Pluto is a long way from both the Sun and the Earth. Its great distance from the Sun means it is a very cold place. Its distance from the Earth means it appears to be very, very small and you need a very powerful camera to see any detail at all. This challenge is so severe that there are no cameras or telescopes in existence on the surface of the Earth that can resolve the disk of Pluto in visible light. The very biggest telescopes on the planet (like the Keck telescope in Hawaii) can resolve surface detail but only in the infrared. That's useful, but, cannot tell us what Pluto would look like to the naked eye. The only tool we have that is up to this task is the the Hubble Space Telescope.
There have been two cameras onboard HST that can resolve Pluto and both are no longer in service. In 1994, Alan Stern and I used the Faint Object Camera to take 4 shots of Pluto from which we created the first maps from direct imaging. In March 2002, astronauts installed a new camera called the Advanced Camera for Surveys (ACS). This then new camera had one operating mode called the High-Resolution Camera (HRC). The maps release on Feb. 4, 2010 are the result of using the ACS/HRC system to take the most detailed set of observations ever made of Pluto. The picture to the right shows a sample of the raw images as they were directly taken by Hubble. In this picture, the left-most column shows the 4 views from 1994 taken with FOC. The other three columns on the right show the 12 views obtained with ACS/HRC. The numbers indicate the longitude of Pluto that was being imaged at the time.
One thing you may note right away from these images is that Pluto is far from being clear and easy to see, even with Hubble. The raw images with FOC don't look too bad but the newer ACS images are even harder to figure out. That's where a good observing strategy and lots of computers come into play.
You can read more about the basics of turning images into maps in a write up I did in 1996. Processing the ACS data was considerably more difficult. The pixels are larger compared to Pluto and the images are badly distorted from the lenses used in the camera. The basic method, however, is the same. First, you start with a guess for Pluto's map. From this map you project it onto a sphere for the hemisphere of Pluto in each image. Next, you distort the image in the same way that the camera optics distorts the scene and then finally stuff the picture down into the large blocky pixels. When you do this you can then compare your guess against the images. Of course, your first guess won't match the data very well so the trick is to tweak the map, a little darker here, a little brighter there, and try again. You do this over and over until your map creates synthetic images that match the real images.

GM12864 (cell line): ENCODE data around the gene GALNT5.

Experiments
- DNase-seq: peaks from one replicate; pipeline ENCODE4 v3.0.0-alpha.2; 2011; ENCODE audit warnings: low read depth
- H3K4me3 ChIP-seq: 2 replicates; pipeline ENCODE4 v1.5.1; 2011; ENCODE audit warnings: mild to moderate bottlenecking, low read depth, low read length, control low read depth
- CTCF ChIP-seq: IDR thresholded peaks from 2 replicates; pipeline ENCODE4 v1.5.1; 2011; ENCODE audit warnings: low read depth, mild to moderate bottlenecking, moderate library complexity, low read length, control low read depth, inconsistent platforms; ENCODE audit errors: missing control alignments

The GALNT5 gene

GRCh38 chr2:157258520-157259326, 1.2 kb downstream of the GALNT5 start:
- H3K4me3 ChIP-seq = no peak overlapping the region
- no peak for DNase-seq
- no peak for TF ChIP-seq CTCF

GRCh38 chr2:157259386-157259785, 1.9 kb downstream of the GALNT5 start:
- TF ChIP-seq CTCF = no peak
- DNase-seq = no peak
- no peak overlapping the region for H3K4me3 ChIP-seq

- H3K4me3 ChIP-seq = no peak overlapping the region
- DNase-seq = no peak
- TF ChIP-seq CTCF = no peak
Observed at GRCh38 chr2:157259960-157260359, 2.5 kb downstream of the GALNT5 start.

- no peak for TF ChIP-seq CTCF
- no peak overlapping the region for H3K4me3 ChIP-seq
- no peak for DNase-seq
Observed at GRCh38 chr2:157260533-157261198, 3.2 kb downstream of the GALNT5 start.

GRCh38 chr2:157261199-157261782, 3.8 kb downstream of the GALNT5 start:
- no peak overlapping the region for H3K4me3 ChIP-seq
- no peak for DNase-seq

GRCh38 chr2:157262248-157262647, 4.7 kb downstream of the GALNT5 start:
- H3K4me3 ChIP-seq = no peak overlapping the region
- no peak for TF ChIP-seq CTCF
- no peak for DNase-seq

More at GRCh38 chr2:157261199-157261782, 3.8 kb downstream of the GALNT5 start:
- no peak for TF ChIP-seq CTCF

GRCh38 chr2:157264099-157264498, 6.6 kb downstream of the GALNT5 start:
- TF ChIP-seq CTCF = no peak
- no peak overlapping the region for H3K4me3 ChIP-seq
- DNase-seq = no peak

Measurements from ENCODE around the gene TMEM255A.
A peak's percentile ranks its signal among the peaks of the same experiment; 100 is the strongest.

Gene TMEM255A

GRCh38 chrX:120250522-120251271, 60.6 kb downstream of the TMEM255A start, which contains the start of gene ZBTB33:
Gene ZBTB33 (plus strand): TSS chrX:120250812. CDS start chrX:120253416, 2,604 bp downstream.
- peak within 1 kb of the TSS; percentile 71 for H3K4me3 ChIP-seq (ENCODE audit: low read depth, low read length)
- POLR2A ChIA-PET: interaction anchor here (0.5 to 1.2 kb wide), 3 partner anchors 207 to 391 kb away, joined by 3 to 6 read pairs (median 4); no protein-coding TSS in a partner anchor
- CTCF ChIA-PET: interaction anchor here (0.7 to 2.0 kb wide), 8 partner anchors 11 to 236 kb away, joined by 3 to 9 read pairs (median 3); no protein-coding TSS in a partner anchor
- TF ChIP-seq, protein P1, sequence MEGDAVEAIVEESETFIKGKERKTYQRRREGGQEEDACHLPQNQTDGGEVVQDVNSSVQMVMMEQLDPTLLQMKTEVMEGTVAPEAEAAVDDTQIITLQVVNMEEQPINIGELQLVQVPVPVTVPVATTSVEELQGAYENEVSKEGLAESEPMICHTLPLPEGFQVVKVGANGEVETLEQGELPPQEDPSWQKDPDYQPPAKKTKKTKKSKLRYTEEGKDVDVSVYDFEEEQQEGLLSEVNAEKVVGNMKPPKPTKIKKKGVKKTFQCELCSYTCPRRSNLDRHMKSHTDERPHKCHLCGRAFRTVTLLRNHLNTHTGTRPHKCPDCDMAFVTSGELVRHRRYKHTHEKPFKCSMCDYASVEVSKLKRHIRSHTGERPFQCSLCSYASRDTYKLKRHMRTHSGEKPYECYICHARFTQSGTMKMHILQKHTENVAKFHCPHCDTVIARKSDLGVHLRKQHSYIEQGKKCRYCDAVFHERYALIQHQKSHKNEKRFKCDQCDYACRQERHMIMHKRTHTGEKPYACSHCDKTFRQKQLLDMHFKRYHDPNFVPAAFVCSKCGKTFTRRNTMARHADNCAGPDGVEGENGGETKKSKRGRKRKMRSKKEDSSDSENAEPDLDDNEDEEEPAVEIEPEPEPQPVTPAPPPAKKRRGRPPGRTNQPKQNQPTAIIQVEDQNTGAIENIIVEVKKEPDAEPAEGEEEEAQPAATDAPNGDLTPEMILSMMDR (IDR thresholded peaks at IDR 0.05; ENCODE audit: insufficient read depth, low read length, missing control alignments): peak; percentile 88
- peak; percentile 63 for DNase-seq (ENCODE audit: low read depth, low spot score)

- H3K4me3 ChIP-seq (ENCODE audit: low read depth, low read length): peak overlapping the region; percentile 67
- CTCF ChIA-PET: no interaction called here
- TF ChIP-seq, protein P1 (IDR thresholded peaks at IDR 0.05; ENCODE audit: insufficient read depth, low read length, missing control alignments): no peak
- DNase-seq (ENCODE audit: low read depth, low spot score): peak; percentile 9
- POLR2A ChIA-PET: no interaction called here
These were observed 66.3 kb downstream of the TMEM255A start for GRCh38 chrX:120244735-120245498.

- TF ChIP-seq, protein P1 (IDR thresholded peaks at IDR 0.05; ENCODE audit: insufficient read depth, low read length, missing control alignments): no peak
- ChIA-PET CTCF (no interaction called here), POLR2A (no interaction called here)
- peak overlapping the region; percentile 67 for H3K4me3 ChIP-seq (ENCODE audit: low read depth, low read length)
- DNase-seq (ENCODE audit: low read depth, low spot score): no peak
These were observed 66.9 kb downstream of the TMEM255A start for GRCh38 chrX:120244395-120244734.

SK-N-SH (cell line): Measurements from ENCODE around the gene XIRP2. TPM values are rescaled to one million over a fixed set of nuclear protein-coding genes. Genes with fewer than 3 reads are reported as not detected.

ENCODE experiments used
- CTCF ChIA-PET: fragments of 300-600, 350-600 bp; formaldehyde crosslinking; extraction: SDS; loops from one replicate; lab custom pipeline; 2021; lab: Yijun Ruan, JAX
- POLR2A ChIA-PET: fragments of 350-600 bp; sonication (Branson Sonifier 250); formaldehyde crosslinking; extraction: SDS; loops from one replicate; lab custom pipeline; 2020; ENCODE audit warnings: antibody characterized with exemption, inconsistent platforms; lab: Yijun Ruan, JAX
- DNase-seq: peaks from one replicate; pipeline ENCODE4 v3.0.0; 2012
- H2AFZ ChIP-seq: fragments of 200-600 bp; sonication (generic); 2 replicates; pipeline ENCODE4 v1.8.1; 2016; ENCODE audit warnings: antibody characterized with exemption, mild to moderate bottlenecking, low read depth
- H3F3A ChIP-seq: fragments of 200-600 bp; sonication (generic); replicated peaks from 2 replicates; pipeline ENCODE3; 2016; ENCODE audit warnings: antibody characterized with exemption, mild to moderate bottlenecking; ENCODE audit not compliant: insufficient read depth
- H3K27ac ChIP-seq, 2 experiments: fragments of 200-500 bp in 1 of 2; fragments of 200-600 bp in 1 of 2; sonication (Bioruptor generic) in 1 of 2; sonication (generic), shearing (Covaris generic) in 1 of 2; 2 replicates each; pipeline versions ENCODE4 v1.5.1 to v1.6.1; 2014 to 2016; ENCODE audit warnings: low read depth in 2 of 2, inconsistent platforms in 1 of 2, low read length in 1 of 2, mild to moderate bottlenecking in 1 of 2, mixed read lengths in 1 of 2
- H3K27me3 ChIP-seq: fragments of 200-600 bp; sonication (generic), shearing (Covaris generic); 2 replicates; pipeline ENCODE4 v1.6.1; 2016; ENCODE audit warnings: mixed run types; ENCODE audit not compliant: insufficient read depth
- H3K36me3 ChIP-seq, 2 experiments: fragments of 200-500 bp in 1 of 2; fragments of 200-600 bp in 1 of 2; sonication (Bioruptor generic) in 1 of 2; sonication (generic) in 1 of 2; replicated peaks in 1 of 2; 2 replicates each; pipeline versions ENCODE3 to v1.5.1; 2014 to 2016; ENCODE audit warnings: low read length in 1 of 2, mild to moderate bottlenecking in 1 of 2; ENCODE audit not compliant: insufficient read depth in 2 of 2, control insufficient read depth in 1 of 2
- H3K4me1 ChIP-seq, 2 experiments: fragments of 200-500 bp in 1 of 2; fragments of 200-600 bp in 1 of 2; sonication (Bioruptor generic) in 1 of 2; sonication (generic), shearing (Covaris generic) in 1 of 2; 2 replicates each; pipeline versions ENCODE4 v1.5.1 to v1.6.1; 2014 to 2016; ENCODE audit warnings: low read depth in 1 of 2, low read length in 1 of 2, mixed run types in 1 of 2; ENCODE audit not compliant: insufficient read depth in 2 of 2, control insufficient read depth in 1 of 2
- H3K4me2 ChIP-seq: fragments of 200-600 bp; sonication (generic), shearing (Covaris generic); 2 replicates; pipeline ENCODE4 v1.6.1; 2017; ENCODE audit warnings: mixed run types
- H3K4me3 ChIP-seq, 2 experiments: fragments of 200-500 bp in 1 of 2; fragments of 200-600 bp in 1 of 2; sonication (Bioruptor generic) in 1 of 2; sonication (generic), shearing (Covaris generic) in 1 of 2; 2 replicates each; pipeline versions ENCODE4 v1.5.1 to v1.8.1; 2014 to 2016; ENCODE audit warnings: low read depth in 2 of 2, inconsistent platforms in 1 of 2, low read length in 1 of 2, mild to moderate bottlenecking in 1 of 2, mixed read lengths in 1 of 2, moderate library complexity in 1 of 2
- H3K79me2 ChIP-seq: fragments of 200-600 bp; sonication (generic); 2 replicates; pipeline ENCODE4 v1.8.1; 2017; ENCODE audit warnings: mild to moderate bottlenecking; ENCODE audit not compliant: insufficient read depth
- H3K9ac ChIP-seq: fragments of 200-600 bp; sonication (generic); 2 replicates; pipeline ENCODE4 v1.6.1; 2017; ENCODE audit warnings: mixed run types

Sounds simple, right? Well, probably not but this isn't the hard part. For the FOC data, this technique is very simple because the images are not distorted and the camera's pixels are small. On a typical computer of the day you can find the best map in a matter of minutes. The ACS data were another story completely. Since the pixels are so big by comparison I had to take lots of pictures in rapid succesion while shifting the telescope a small (and different) amount between each image. This is a process known as "dithering" and can be used to make up for having pixels that are too big. In this case, everytime we observed Pluto we took 16 dithered images in each of two filters. All together there are 384 images of Pluto that had to be processed to create the map.
Here's where it gets hard. This process of trial-and-error solving for the map of Pluto requires a lot of computing time. Taking the map and computing what one image must look like took about 5 seconds on a circa 2004 computer (AMD 2500+). That may not sound so bad but when you add it up for all 384 images it takes about 30 minutes to test one guess for the map. Once I had the software working my estimate was that I would need 20 years on one computer to get to an answer! Clearly I needed a better tool.